Put on your calendar these must attend events:

  • February 17, 2010 – Are You “Women Certified?” Delia Passi, founder of Broward-based Women Certified, talks about her company’s mission to teach companies, especially sales people, how to sell to and retain female consumers.
  • March 24, 2010 – Crisis? What Crisis? If your firm faces a reputational tsunami, call the “trouble valet.”  Judy Miller, CEO, JM Advisory and former Pulitzer-prize winning investigative journalist, explains how she helps companies in stressful situations avoid reputational meltdown.
  • November 2, 2010 – Hear Donna Shalala, President, University of Miami,  former Secretary of Health and Human Services under the Clinton Administration, speak at our annual International Business Women of the Year (IBWOY) awards.

Get Involved!  Join one of our several committees.  Reach out […]

By |2015-11-30T19:49:27-05:00January 13, 2010|Events|0 Comments

You Ready for 100% Cargo Screening by the TSA?

In my October 5, 2009 post entitled “TSA’s New Air Cargo Screening Rules Have A Serious Flaw,” I commented on the Air Cargo Screening Interim Final Rule, which created the certified cargo screening program (CCSP).   CCSP authorizes companies other than airlines to be approved by the Transportation Security Administration (TSA ) to screen cargo before it is delivered to an airline at the airport to be put in the belly of a passenger plane. As of February 3, 2009, U.S. airlines and foreign air carriers must have screened at least 50% of its cargo transported on passenger aircraft. That number goes up to 100% as of August 3, 2010.  The problem is that even as August 3, 2010 quickly approaches, the TSA, the International Air Cargo Association (TIACA), and other prominent organizations have warned that the air cargo industry needs to do more to be ready.

On February 8-9, 2010, in Miami, Florida, The National Cargo Security Association (www.TNCSA.org) is hosting a Florida Cargo Security Conference. Speakers include managers of TSA’ Air Cargo Division from its national headquarters in Arlington, Virginia, and TSA managers in Florida, the Director of the Air Forwarders Association, nationally renowned security and legal experts, and an FAA Senior Special Agent who enforces dangerous goods compliance.

Be advised that the air cargo screening rule only applies to (1) air cargo, (2) loaded on board an aircraft in the United States. The Rule also does not apply to all-cargo aircraft (freighters).  However,one of the primary differences between now […]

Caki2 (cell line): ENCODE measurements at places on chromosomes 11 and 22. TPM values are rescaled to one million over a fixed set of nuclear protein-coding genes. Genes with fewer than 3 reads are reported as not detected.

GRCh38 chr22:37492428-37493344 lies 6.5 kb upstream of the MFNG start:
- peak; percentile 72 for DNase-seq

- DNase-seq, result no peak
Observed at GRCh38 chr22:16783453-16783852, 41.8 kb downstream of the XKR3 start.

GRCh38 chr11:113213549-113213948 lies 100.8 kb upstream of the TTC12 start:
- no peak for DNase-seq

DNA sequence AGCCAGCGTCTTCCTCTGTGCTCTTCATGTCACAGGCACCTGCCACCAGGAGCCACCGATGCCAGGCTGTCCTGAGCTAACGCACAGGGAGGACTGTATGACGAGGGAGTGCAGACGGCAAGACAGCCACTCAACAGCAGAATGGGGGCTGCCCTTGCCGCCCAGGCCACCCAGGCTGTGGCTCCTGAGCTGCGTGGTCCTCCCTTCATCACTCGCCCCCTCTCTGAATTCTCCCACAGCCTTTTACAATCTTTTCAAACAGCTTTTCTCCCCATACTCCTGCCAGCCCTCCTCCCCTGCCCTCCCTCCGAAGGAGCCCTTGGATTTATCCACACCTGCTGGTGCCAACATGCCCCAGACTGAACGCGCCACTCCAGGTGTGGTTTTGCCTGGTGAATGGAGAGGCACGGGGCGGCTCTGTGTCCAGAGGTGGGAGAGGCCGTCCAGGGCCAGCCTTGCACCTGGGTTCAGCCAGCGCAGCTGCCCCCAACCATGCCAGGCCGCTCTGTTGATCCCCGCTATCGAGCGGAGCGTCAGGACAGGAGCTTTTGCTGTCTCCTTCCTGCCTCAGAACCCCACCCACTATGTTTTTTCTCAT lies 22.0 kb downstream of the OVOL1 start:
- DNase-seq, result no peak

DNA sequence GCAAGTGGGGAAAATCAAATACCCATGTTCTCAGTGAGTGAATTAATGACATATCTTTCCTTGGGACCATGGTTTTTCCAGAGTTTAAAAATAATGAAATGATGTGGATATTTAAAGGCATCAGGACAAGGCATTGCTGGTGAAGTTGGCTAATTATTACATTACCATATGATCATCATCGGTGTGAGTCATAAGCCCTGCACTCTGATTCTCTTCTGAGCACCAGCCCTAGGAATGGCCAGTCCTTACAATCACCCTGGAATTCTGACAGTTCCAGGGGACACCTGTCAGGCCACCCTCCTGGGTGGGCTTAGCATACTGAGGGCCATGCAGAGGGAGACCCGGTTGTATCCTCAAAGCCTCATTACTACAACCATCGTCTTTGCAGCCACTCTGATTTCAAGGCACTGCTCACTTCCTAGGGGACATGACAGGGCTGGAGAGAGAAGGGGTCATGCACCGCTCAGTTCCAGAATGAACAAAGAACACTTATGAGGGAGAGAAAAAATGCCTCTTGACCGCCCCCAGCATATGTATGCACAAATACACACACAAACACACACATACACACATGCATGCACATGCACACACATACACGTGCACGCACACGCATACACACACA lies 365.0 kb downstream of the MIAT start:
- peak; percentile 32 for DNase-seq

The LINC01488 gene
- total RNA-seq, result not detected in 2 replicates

By |2015-11-30T19:48:43-05:00January 11, 2010|TSA|0 Comments

Intellectual Property Rights are High Priority for CBP

U.S. Customs and Border Protection (CBP) takes Intellectual Property Rights (IPR) enforcement very seriously, in fact, its a priority.  Shipments not destined for the U.S., that are merely in transit (for example from China for a brief stop in Miami to the ultimate destination in Latin America), are no exception.  The fact that CBP enforces IPR rights for in transit merchandise surprises many — but lets face it, if CBP is to protect IPR rights, why should it stop at products solely destined for the U.S.?  If you took the time to register your trademark or copyright with the U.S. Patent and Trademark Office and then took the extra step to record that trademark or copyright with CBP, wouldn’t you want CBP to stop infringers, even if they are just passing through for a brief moment?  Check to see if a company has taken that extra step to record their IPR here.

CBP publishes IPR statistics yearly.  The statistics for 2009 were recently published in December of 2009.  There were 14,841 seizures from IPR violations.  Of no surprise, China was the top trading partner for IPR seizures in FY 2009 with a domestic value of $204.7 million in counterfeit merchandise, accounting for 79% of the total value seized.  Footwear was the top commodity seized in FY 2009 with a domestic value of
$99.7 million, which accounted for 38% of the entire value of infringing goods.  Consumer electronics was a distant second at $31.7 million, […]

Title

Go to Top